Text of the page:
Be scam aware

Date published: 22nd May 2023

There are so many scams around these days, it’s worth knowing what to look out for and what can make you more vulnerable to scams that might target you.

Spotting a scam

A common way a scam starts is when you receive an email or text message you probably weren’t expecting. Often, the message will appear to be from some official organisation such as HMRC, DVLA or the TV Licensing authority.

If an unexpected email or text arrives, make some simple checks of your own:

  • Check the email for bad spelling and grammar
  • If the message starts with a general greeting instead of your name, for example, ‘Dear HMRC user’, it’s more likely to be a scam
  • You can search the internet for the sender’s details, the email subject line or the organisation’s name – you might find people discussing a scam
  • If the email asks for personal information, account numbers, address, or anything like that, it’s worth remembering that organisations like banks or HMRC will never do that
  • Check whether the email address matches the sender’s name or organisation – you might have to click on their name to see the actual email address
  • If ever you feel rushed into responding to an unexpected message, take a breath and pause.
It could be a scam if:
  • The message contains something that just seems too good to be true. Examples might include a super cheap smartphone or a holiday that costs much less than it should.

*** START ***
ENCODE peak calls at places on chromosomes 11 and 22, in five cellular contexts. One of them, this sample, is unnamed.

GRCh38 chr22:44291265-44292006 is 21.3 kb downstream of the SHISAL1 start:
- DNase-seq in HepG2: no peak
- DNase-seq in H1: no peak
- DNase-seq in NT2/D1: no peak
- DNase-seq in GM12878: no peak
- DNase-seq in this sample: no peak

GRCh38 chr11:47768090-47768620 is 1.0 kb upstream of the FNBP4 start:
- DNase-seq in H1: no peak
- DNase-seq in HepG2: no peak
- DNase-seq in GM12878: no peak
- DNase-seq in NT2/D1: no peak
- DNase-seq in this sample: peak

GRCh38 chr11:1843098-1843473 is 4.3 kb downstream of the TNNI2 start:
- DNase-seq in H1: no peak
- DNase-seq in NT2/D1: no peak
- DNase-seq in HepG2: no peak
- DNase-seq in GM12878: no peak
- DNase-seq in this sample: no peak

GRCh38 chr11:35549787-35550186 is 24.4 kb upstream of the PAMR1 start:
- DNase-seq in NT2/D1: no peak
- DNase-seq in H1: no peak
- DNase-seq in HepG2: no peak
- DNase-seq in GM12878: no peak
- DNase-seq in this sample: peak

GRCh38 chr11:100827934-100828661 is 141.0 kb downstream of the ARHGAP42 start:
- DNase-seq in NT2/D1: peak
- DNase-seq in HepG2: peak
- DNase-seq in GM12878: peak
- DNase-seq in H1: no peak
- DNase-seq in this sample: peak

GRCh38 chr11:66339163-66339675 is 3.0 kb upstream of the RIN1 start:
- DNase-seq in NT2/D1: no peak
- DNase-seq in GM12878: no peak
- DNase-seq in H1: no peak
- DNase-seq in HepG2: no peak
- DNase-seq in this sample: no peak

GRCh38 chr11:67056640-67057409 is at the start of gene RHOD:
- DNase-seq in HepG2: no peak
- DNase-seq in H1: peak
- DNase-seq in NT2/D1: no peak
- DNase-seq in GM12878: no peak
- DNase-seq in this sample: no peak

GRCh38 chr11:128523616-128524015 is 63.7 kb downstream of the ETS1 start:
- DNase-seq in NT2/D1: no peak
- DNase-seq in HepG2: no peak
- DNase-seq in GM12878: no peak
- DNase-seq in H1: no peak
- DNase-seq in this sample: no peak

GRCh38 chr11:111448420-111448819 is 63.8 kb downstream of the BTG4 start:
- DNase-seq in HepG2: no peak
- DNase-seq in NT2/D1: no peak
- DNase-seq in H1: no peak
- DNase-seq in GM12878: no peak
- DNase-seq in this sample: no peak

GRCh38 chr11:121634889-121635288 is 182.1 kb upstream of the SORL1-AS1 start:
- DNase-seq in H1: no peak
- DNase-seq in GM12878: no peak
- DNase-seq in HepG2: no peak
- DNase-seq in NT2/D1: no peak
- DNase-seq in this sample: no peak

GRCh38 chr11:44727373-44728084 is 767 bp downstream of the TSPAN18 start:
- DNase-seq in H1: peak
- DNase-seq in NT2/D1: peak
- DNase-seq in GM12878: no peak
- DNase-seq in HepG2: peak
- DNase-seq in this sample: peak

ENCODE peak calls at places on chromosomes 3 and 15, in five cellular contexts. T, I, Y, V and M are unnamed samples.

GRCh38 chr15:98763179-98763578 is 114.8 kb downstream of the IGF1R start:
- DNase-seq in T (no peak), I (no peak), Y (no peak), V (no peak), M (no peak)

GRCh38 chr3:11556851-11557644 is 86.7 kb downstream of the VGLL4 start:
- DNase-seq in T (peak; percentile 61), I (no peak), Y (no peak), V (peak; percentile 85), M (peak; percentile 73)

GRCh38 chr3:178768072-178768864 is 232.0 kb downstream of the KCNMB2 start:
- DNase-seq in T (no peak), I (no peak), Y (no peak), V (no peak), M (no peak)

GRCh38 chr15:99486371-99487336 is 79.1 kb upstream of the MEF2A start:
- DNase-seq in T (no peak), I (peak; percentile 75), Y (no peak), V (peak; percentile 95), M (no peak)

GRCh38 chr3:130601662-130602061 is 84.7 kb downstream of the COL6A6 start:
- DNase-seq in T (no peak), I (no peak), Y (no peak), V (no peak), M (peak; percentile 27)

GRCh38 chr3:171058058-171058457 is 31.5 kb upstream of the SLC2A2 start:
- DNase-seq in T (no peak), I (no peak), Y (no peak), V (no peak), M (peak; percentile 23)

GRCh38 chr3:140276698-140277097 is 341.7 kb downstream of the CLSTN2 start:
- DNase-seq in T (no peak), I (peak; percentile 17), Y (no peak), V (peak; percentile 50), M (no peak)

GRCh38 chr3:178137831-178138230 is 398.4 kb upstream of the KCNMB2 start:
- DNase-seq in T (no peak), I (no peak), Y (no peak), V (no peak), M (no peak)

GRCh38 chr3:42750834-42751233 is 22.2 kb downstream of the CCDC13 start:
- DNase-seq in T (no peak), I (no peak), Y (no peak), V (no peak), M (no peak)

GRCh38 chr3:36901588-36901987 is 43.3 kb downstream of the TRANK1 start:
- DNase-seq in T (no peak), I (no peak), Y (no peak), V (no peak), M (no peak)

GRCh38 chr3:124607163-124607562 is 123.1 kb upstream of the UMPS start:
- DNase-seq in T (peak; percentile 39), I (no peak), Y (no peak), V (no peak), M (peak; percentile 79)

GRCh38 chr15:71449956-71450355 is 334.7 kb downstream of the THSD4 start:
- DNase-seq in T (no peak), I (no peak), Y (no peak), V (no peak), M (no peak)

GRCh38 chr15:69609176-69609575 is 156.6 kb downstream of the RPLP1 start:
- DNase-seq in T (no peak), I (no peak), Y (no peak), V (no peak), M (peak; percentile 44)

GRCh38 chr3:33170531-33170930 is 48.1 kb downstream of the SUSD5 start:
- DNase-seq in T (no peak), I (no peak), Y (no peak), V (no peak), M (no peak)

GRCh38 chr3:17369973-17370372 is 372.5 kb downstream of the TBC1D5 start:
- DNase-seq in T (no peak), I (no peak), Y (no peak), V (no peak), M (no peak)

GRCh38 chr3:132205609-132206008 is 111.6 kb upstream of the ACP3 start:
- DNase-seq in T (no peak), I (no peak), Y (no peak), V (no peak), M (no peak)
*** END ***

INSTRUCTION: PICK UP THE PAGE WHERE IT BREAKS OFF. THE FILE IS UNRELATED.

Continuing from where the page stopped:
• You may simply suspect you’re not dealing with a real company. Sometimes scammers will present themselves as a company but there’s no postal address, a warming sign it could be a scam
  • You’ve been asked to transfer money quickly. Remember, scammers will often put urgency into their scams to make you do something without thinking it through
  • You’ve been asked to pay in an unusual way.
  • You’ve been asked to reveal personal information like passwords or PINs. Remember, no legitimate bank or genuine organisation will ask you for complete passwords or PINs
Don’t click

You may have received messages by email or by text message that invite you to click on a link. Don’t do it. If the link is not from someone you know, it may lead to a download of malware to your phone or computer that could be used to compromise your personal information. Or it could download a virus.

Keep it secret, keep it safe

Make sure that your passwords are kept secure and use passwords that are strong, very hard to guess and never use on more than one account.

Report internet scams and phishing

Report misleading websites, emails, phone numbers, phone calls or text messages you think may be suspicious.

Do not give out private information (such as bank details or passwords), reply to text messages, download attachments or click on any links in emails if you’re not sure they’re genuine.


Forward suspicious emails to

The National Cyber Security Centre (NCSC) will investigate it.

Text messages

Forward suspicious text messages to 7726 – it’s free.

This will report the message to your mobile phone provider.


Report scam or misleading adverts to the Advertising Standards Authority. You can report adverts found online, including in search engines, websites or on social media.

You can also report scam or misleading adverts to Google if you found them in Google search results, or report to Bing if you found them in Bing search results.

If you think you’ve been a victim of an online scam or fraud

Contact Action Fraud if you think you’ve lost money or been hacked because of an online scam or fraud and you’re in England or Wales. You can:

·         report online – either sign up for an account or continue as a ‘guest’

·         call 0300 123 2040